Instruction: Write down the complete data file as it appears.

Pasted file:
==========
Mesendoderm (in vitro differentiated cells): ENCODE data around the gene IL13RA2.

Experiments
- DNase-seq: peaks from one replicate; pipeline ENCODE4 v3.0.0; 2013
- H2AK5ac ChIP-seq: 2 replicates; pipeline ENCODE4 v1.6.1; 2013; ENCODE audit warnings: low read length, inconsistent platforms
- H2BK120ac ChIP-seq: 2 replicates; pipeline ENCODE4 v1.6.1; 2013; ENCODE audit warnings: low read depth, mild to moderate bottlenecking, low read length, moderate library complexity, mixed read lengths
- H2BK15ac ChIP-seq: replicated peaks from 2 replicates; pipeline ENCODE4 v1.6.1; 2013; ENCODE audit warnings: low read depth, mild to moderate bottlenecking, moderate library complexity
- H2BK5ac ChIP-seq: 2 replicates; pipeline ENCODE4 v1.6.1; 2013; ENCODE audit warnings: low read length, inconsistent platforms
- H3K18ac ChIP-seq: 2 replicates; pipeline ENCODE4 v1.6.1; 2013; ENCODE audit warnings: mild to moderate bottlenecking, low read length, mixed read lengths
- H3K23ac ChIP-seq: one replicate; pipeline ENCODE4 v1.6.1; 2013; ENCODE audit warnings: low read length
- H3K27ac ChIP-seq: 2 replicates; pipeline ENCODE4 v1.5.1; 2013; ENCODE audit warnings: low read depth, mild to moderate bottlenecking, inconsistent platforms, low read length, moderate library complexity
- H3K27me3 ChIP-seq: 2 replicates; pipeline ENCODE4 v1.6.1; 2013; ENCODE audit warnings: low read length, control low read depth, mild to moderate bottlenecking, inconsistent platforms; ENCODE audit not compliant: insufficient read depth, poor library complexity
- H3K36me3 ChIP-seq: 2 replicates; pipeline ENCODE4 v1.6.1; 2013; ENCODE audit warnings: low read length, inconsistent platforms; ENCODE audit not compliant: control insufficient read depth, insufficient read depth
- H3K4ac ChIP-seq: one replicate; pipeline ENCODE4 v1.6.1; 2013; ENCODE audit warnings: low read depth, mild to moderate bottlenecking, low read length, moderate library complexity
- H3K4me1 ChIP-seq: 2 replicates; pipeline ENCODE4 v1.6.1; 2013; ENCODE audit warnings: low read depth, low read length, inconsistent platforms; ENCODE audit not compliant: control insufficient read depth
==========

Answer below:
Mesendoderm (in vitro differentiated cells): ENCODE data around the gene IL13RA2.

Experiments
- DNase-seq: peaks from one replicate; pipeline ENCODE4 v3.0.0; 2013
- H2AK5ac ChIP-seq: 2 replicates; pipeline ENCODE4 v1.6.1; 2013; ENCODE audit warnings: low read length, inconsistent platforms
- H2BK120ac ChIP-seq: 2 replicates; pipeline ENCODE4 v1.6.1; 2013; ENCODE audit warnings: low read depth, mild to moderate bottlenecking, low read length, moderate library complexity, mixed read lengths
- H2BK15ac ChIP-seq: replicated peaks from 2 replicates; pipeline ENCODE4 v1.6.1; 2013; ENCODE audit warnings: low read depth, mild to moderate bottlenecking, moderate library complexity
- H2BK5ac ChIP-seq: 2 replicates; pipeline ENCODE4 v1.6.1; 2013; ENCODE audit warnings: low read length, inconsistent platforms
- H3K18ac ChIP-seq: 2 replicates; pipeline ENCODE4 v1.6.1; 2013; ENCODE audit warnings: mild to moderate bottlenecking, low read length, mixed read lengths
- H3K23ac ChIP-seq: one replicate; pipeline ENCODE4 v1.6.1; 2013; ENCODE audit warnings: low read length
- H3K27ac ChIP-seq: 2 replicates; pipeline ENCODE4 v1.5.1; 2013; ENCODE audit warnings: low read depth, mild to moderate bottlenecking, inconsistent platforms, low read length, moderate library complexity
- H3K27me3 ChIP-seq: 2 replicates; pipeline ENCODE4 v1.6.1; 2013; ENCODE audit warnings: low read length, control low read depth, mild to moderate bottlenecking, inconsistent platforms; ENCODE audit not compliant: insufficient read depth, poor library complexity
- H3K36me3 ChIP-seq: 2 replicates; pipeline ENCODE4 v1.6.1; 2013; ENCODE audit warnings: low read length, inconsistent platforms; ENCODE audit not compliant: control insufficient read depth, insufficient read depth
- H3K4ac ChIP-seq: one replicate; pipeline ENCODE4 v1.6.1; 2013; ENCODE audit warnings: low read depth, mild to moderate bottlenecking, low read length, moderate library complexity
- H3K4me1 ChIP-seq: 2 replicates; pipeline ENCODE4 v1.6.1; 2013; ENCODE audit warnings: low read depth, low read length, inconsistent platforms; ENCODE audit not compliant: control insufficient read depth